New York.- The bipartisan gun control bill being discussed in the Senate these days relies heavily on a bureaucratic workhorse brawny, but riddled with pitfalls familiar to any American who has recently purchased a firearm: the system. federal background check.
Two of the most significant reform measures being discussed in response to the Buffalo and Uvalde massacres, the inclusion of juvenile records in background checks and new restrictions on purchases by a broader range of domestic abusers, they depend on the efficient operation of the verification system that is run by the FBI and is already dealing with a huge increase in the demand for weapons.
“Almost everything they are doing depends on this system. It’s the foundation,” said Mark Collins, a senior official at Brady, the arms control group that played a central role in creating the system in 1993. “The foundation has problems.”
The National Instant Background Check System — three gigantic interconnected databases containing state and federal records collectively called “NICS” — is an administrative marvel, even its critics admit. In 2021, the system processed 40 million firearms transactions, 88 percent of them in a few minutes, and blocked hundreds of attempted purchases per day by people with criminal histories, mental health issues, drug dependency, or other factors that make them unsafe. prevented you from buying a gun under state or federal law.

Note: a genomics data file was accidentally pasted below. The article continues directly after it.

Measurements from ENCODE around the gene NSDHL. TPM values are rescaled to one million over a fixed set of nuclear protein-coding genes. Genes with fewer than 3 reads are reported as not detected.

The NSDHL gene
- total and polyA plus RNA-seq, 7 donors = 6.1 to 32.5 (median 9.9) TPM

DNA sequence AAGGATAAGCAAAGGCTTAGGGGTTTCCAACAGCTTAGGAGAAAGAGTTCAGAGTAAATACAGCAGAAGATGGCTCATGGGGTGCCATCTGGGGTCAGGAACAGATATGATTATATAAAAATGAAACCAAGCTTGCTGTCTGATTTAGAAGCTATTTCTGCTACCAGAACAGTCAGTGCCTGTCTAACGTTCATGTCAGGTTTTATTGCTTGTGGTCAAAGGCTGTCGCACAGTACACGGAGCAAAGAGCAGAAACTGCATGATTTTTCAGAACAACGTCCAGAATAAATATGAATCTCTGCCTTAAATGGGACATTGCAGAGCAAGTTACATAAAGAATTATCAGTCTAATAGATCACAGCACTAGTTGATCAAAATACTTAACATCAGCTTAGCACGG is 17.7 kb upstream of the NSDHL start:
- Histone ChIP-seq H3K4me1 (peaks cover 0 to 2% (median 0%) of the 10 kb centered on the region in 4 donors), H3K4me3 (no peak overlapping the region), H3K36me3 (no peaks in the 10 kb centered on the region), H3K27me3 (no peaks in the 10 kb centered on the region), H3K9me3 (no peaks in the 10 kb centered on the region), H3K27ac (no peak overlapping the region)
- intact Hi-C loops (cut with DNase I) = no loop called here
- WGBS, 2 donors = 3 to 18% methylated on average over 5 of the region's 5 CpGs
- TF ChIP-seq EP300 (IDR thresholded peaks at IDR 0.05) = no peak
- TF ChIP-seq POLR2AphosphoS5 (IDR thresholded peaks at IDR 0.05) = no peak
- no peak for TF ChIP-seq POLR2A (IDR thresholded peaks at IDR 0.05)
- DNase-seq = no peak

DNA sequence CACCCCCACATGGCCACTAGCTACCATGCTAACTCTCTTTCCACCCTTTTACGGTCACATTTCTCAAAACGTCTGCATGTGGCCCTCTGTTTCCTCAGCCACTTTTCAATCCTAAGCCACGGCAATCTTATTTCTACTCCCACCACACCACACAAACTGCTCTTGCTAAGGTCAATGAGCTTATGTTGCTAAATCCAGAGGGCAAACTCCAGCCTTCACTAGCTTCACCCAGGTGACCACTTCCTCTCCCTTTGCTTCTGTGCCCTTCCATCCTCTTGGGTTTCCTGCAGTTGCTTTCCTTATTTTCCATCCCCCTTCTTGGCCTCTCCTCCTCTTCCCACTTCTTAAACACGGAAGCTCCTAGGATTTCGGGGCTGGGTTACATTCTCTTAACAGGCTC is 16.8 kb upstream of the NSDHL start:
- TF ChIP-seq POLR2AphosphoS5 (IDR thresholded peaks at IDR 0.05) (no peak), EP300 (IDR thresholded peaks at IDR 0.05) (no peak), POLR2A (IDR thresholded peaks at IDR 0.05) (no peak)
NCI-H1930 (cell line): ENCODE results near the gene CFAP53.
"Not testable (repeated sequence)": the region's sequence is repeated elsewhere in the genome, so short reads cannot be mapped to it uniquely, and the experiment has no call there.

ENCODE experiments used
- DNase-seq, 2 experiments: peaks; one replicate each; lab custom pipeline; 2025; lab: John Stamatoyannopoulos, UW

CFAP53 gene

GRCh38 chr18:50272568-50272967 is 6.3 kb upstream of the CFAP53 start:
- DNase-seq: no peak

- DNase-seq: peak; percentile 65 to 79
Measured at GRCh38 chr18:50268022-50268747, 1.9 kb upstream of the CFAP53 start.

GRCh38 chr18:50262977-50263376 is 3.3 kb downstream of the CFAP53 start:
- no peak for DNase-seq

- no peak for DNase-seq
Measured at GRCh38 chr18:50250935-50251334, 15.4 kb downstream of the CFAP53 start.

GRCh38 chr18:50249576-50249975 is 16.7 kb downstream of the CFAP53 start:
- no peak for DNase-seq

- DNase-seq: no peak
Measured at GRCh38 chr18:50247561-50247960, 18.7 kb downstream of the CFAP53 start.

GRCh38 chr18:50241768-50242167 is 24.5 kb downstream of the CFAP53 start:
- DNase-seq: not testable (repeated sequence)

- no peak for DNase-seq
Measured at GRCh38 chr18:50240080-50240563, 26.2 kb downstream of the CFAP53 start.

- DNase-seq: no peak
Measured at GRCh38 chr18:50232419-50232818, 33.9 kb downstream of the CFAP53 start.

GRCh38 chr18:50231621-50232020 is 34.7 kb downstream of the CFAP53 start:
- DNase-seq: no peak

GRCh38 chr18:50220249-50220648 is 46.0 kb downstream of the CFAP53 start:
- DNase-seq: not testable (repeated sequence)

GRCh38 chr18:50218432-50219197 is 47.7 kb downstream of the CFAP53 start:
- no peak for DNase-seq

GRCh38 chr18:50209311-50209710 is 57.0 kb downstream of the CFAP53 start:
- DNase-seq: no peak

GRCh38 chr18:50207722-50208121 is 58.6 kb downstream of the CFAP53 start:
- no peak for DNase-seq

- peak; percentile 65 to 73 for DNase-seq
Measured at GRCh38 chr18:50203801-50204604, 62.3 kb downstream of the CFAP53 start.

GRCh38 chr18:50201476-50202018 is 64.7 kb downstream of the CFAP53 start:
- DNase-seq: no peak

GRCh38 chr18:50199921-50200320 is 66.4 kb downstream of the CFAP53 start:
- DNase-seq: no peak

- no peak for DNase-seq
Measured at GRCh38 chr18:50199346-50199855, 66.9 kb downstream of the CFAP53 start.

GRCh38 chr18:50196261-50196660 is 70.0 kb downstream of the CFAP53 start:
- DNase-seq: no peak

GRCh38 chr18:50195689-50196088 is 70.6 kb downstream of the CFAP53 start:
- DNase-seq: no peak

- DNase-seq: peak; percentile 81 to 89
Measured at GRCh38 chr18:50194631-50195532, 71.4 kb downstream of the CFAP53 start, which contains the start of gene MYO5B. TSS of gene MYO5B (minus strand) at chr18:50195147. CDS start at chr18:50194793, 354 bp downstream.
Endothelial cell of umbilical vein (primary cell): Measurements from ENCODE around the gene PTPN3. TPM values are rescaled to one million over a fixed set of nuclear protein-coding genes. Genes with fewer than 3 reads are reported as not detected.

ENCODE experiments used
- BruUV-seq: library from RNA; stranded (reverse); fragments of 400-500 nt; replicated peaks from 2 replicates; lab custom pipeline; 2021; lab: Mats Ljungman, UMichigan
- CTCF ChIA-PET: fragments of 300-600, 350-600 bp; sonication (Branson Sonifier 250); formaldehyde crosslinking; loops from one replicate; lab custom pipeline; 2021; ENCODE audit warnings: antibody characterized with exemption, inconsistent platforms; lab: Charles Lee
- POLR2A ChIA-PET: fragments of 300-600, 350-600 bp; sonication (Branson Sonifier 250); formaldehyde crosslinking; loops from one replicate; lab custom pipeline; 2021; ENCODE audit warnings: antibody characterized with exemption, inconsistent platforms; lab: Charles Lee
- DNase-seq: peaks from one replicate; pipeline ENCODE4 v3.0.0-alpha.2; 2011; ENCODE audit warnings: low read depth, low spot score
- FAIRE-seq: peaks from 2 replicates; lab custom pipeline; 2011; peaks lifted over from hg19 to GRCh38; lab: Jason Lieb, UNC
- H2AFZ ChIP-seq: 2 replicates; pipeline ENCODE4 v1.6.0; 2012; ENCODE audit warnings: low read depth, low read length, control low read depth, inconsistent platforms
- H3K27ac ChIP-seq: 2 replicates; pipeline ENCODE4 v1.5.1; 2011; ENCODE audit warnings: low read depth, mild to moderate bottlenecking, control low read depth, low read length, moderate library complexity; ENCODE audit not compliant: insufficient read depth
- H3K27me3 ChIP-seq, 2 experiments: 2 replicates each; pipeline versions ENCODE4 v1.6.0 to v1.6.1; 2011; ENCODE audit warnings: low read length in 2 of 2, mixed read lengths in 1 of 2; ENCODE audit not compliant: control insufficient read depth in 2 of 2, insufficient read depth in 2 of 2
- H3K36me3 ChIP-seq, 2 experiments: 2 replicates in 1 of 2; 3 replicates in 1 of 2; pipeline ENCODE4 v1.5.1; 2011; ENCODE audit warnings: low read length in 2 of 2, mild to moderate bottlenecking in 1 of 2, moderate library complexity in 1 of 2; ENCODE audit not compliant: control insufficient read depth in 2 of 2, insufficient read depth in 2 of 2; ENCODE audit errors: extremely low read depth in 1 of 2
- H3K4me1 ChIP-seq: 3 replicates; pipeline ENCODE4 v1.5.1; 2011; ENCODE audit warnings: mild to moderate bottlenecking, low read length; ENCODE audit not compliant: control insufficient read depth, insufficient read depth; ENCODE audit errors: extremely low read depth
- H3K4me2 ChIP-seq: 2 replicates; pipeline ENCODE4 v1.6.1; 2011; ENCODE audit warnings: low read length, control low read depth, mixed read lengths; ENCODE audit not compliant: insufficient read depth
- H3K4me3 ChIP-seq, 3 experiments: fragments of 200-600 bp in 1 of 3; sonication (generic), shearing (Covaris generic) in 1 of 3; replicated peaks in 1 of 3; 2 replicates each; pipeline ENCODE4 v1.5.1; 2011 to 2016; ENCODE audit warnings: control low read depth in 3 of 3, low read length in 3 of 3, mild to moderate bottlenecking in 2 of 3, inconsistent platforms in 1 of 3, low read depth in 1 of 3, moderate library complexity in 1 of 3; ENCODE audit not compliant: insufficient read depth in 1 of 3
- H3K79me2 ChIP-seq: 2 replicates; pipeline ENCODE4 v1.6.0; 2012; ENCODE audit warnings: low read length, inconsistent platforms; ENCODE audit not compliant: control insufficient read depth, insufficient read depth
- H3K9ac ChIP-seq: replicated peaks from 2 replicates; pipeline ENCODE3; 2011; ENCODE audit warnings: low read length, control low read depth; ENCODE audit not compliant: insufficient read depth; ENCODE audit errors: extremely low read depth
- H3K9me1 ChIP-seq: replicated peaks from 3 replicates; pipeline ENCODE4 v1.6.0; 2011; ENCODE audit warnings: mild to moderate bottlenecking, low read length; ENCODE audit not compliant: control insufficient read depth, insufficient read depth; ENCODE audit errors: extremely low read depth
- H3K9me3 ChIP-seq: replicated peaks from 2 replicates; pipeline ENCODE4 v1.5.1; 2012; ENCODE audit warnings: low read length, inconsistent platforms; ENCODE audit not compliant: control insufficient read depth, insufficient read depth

Yet for all its strengths, the system was designed nearly three decades ago to operate at a fraction of its current capacity. It operates with serious built-in limitations inserted by the gun lobby, which pushed to speed up gun sales, inserting a provision allowing arms dealers to give buyers their guns if an investigation is not completed within three business days. .
And while all 50 states participate in the system, it’s still technically voluntary, so the federal government has no authority to order states to provide any records, or dictate a timeline for data delivery. Many law enforcement officials believe this has contributed to persistent gaps in the system that have been associated with several high-profile mass murders and many other less publicized crimes.
Records about a buyer’s domestic violence, juvenile justice and mental health history are among the most difficult to track, collect or even define, according to people who have studied or worked with the background check system.
The legislation being considered would, for the first time, open access to juvenile delinquency and mental health records to shoppers ages 18 to 21. But it could take years to establish protocols for states to hand over their data, reflecting the chronic challenges of collecting reliable mental health records.